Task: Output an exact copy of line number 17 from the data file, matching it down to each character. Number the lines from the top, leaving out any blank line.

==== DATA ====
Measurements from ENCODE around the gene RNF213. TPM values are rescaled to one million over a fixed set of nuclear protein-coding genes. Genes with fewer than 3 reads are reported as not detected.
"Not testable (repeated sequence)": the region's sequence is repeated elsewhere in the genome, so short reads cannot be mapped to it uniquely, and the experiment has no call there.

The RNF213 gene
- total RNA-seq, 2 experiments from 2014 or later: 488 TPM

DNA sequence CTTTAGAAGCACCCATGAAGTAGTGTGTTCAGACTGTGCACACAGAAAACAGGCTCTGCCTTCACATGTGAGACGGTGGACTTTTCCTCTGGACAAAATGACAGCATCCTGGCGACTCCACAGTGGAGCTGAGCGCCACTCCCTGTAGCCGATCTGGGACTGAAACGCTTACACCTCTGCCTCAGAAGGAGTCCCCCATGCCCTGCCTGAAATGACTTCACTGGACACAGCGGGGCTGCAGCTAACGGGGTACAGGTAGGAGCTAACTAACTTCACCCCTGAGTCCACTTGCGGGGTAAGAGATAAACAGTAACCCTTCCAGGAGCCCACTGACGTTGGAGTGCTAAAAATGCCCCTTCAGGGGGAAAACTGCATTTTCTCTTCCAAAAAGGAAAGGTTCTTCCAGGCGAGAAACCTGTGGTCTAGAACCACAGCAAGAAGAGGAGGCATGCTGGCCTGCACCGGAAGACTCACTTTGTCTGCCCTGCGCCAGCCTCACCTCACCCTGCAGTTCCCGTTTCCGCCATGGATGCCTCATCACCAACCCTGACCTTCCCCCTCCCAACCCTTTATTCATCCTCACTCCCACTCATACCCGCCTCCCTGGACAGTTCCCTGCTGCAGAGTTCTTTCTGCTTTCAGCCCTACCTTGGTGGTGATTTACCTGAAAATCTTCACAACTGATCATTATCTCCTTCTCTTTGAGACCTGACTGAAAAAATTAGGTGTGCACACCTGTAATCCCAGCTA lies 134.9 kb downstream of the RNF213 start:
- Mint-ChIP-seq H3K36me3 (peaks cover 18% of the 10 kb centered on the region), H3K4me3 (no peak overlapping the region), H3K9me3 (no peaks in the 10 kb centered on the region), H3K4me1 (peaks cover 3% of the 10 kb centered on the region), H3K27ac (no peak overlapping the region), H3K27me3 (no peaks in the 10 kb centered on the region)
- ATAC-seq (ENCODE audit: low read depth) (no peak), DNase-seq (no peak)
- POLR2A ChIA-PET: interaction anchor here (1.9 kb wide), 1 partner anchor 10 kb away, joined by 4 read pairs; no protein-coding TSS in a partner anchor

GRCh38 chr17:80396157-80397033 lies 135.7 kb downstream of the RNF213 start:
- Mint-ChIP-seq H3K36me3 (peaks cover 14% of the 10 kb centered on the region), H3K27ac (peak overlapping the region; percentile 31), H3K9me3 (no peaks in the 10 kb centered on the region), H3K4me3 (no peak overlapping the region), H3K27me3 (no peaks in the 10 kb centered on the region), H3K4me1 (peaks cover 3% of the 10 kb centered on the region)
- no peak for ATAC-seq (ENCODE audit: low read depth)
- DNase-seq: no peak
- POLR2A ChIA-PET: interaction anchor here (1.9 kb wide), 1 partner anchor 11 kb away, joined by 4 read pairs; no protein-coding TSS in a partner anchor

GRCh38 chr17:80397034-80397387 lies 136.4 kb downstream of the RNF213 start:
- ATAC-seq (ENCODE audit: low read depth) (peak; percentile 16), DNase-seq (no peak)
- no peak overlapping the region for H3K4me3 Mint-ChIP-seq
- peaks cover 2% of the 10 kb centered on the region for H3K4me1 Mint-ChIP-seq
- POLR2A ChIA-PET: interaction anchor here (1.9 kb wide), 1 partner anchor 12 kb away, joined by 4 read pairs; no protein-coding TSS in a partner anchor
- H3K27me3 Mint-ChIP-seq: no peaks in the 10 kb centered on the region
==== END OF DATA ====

- peaks cover 2% of the 10 kb centered on the region for H3K4me1 Mint-ChIP-seq